The UK company put its 50pc stake in TNK-BP, its main Russian venture, up for   sale on June 1 after a breakdown in relations with oligarch partners AAR.

Igor Shuvalov, Russian first deputy prime minister, said he would be happy to   see AAR buy out BP, or for AAR to find a new partner.

But he added: “In the big picture, the only thing I would regret is that BP would leave. Having such an investor on the market is a very valuable thing.”

Mr Shuvalov told the Wall Street Journal he would not want to see a   state company such as Rosneft buy BP’s stake “except as part of a deal to   bring in another foreign partner or as part of a larger transaction to   privatise Rosneft”.

BP and Rosneft attempted a share-swap partnership deal last year that would   have seen BP take a 9.5pc stake in Rosneft.

Mr Shuvalov appeared to hint he could be amenable to a similar deal now,   saying it would be “ideal” if “major global energy companies were   shareholders of Rosneft”.

Meanwhile, it emerged that AAR is mulling a bid for half of BP’s 50pc stake in   TNK-BP, to give it control of the venture.

Sources with knowledge of AAR’s position said an offer for the 25pc stake   could be in the region of $7bn (£4.4bn), taking into account potential   multi-billion dollar damages AAR is thought to be seeking from BP over the   attempted Rosneft deal.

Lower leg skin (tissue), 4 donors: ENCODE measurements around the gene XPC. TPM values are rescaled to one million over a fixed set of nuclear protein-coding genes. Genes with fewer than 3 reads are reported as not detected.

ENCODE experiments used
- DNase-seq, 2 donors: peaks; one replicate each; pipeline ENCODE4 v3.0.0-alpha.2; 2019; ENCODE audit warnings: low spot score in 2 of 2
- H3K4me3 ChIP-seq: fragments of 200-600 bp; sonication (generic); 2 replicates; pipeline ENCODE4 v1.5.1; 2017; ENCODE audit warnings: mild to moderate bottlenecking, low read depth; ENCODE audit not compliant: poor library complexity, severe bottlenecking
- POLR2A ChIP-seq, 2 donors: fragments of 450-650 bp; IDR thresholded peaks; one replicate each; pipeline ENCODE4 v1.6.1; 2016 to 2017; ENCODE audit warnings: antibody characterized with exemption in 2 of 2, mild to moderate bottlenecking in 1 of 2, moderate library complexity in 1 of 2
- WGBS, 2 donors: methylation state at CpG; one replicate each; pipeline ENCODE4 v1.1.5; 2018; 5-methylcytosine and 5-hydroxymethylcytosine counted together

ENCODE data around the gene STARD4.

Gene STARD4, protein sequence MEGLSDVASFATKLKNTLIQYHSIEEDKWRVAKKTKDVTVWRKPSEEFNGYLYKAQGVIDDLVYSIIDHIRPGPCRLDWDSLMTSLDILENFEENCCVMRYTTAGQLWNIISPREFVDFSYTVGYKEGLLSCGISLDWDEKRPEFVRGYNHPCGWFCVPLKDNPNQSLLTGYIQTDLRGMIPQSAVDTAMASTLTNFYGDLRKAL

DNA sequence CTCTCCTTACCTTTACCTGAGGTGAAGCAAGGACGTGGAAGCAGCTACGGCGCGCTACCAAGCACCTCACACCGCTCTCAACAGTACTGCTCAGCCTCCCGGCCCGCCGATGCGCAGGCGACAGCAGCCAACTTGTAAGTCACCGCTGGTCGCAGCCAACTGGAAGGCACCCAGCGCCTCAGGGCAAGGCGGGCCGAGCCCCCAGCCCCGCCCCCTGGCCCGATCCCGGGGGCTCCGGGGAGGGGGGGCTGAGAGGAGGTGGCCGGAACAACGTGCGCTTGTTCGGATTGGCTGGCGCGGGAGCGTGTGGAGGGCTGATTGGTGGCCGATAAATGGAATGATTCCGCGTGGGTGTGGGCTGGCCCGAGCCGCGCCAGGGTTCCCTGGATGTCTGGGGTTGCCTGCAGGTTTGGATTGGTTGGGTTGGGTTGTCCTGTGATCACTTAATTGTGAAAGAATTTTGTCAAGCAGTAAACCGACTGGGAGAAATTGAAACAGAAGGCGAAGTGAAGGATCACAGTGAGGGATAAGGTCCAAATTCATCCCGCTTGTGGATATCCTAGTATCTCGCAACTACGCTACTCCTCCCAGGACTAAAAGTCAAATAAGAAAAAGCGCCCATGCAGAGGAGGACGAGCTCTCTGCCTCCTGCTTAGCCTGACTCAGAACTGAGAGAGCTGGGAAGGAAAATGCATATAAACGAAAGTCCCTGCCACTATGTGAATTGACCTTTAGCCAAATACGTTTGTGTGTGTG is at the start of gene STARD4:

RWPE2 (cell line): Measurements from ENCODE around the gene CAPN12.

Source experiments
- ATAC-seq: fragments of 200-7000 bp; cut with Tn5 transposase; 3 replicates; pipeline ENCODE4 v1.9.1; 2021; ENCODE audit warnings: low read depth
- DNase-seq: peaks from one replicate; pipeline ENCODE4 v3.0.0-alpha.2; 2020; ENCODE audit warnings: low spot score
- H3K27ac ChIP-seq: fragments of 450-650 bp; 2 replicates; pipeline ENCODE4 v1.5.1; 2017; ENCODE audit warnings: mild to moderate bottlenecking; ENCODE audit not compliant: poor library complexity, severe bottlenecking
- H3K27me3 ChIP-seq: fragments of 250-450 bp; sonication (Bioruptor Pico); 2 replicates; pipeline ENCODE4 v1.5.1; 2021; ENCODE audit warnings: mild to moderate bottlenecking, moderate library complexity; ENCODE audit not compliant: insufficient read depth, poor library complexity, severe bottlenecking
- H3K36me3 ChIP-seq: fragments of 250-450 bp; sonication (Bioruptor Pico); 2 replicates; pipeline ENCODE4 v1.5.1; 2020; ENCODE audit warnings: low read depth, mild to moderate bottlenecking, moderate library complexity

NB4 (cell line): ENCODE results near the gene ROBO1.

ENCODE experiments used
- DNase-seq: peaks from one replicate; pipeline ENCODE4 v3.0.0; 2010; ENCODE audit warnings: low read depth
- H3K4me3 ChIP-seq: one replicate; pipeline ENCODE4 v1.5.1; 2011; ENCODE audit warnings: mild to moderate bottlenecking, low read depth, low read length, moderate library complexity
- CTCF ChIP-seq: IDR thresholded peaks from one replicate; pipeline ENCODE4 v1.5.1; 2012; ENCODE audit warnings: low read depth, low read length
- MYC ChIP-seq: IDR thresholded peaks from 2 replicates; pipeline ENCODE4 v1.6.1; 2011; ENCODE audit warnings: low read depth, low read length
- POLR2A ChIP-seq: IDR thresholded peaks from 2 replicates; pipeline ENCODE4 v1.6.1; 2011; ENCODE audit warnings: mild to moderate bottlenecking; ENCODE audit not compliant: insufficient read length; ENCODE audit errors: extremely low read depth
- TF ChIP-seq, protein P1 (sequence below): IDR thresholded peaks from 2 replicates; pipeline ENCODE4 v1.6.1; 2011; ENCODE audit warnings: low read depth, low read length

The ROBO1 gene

It would also imply a valuation of BP’s stake of about $20bn, well below   consensus estimates of $25bn to $30bn. Analysts at Citi said that, after   meeting with AAR , they believed a $25bn sale was “unrealistic” and that   “AAR is likely the only realistic bidder for BP’s stake”.

A BP spokesman said “AAR are not the only potential purchaser”, adding “no   value whatsoever” should be attributed to “any supposed damages claim”.

Mikhail Fridman, the Russian billionaire, has been meeting institutional   investors in London to canvas support for his plan to buy half of BP’s stake   in TNK-BP, its Russian joint venture, according to the Financial   Times, citing people familiar with the matter.

A report in The Times claims BP may be   forced to sell a stake in the joint venture to partners at a knockdown price   after AAR threatened to block a sale to any other company.